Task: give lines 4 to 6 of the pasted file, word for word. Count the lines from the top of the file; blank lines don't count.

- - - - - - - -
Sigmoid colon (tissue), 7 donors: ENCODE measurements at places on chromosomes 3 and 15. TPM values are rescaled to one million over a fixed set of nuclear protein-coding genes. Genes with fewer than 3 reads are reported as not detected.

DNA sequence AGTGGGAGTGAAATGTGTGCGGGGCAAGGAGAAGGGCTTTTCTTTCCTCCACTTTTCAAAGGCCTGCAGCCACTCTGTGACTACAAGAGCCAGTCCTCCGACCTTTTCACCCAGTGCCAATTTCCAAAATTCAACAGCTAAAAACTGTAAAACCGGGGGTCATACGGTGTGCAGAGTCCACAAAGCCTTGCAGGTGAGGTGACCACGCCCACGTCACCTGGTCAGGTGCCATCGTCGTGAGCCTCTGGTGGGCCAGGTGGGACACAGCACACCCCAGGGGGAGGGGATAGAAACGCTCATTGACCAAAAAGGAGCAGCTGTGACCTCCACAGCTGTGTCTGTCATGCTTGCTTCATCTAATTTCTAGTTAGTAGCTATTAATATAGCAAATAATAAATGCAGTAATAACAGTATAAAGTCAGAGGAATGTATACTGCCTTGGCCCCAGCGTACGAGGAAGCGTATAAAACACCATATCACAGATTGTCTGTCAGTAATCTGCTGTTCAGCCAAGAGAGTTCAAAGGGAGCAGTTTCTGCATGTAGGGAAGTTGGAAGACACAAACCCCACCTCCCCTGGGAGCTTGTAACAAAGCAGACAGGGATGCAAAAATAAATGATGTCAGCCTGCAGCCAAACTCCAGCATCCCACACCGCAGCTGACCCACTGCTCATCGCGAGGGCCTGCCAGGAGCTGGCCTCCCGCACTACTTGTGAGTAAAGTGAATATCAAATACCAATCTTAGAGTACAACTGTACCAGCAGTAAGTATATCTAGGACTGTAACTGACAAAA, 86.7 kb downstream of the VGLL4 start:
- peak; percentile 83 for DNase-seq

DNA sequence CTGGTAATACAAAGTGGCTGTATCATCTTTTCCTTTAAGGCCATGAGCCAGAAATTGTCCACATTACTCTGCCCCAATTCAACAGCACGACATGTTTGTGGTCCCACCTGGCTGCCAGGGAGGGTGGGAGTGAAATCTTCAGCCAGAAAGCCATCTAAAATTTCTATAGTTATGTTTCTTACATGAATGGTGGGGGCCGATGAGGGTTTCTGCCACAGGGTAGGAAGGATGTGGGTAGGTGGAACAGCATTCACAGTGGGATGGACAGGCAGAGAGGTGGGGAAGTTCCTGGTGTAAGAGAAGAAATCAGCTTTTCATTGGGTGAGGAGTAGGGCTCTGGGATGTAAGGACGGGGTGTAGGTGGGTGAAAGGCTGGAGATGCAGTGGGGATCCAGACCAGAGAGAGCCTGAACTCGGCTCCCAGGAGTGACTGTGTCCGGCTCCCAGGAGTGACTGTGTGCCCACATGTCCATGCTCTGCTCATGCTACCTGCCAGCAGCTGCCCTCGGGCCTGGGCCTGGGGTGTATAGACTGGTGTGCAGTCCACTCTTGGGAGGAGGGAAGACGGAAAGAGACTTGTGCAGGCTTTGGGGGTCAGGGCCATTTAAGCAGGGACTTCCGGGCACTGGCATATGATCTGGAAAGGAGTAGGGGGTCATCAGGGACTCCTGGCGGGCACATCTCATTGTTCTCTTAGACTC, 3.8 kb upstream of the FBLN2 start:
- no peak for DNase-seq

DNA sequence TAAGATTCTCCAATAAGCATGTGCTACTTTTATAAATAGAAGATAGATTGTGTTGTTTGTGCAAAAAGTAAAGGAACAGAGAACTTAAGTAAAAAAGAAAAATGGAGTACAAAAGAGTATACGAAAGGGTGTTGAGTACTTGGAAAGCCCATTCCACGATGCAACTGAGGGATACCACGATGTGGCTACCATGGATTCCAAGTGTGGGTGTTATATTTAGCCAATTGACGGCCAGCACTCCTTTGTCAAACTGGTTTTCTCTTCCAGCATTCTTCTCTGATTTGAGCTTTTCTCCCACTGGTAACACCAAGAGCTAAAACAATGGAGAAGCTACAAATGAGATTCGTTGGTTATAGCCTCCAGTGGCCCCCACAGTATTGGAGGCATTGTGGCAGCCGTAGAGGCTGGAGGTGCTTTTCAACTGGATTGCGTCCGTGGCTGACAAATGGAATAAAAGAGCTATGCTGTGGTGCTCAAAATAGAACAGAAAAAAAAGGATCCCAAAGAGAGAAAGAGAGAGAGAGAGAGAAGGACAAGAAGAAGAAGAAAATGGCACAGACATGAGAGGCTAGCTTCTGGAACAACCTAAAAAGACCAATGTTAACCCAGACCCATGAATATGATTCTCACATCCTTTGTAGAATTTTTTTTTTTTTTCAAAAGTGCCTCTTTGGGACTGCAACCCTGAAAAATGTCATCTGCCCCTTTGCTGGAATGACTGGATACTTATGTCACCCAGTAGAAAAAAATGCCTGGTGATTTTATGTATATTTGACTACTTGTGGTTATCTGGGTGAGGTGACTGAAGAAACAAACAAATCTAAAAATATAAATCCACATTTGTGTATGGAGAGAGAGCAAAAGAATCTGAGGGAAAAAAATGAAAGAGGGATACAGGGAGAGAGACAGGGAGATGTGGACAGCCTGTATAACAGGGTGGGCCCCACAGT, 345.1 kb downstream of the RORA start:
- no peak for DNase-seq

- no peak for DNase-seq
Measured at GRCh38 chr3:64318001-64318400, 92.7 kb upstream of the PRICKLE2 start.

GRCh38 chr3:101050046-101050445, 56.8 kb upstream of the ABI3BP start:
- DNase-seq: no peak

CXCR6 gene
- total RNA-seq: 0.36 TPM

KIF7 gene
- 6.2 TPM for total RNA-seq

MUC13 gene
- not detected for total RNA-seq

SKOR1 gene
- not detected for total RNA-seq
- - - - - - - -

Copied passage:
DNA sequence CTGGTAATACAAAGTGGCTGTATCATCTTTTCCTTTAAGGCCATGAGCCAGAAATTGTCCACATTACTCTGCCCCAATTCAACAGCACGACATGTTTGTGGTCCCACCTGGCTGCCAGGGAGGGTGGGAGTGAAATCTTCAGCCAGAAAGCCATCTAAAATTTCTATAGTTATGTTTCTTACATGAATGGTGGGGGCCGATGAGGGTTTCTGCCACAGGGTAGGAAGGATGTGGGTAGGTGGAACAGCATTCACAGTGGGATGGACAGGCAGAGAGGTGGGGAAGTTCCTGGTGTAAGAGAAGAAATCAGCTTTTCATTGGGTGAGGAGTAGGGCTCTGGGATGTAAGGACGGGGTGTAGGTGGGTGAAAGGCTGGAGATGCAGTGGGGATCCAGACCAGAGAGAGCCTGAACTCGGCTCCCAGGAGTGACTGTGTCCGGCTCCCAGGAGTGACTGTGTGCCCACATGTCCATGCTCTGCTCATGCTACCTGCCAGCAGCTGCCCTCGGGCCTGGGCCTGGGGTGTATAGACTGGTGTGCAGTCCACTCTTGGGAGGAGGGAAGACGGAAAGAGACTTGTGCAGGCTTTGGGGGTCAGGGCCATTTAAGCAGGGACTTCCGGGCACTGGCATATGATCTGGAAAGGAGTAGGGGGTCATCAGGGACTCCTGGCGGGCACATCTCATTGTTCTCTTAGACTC, 3.8 kb upstream of the FBLN2 start:
- no peak for DNase-seq

DNA sequence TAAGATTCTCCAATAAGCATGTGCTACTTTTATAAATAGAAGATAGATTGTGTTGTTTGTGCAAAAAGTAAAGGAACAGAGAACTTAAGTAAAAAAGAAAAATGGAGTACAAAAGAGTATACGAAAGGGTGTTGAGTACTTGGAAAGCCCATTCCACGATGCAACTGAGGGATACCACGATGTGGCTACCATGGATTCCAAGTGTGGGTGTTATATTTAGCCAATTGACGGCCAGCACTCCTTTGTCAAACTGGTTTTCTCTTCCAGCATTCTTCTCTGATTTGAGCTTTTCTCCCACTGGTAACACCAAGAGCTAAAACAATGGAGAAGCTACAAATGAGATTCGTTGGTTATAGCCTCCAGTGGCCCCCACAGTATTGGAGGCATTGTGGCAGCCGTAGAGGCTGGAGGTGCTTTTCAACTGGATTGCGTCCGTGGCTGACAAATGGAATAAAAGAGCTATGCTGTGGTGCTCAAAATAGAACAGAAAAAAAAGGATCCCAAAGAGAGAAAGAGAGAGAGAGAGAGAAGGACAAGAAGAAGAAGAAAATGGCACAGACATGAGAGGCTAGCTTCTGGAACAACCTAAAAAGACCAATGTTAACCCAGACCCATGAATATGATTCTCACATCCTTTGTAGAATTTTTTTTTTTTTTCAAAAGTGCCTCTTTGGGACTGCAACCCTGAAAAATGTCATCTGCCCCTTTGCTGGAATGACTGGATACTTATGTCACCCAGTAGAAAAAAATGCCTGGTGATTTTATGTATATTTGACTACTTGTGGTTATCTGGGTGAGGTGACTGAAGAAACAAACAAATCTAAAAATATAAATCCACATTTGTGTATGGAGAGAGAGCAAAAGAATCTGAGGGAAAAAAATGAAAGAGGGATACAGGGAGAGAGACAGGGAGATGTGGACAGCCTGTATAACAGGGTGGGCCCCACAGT, 345.1 kb downstream of the RORA start: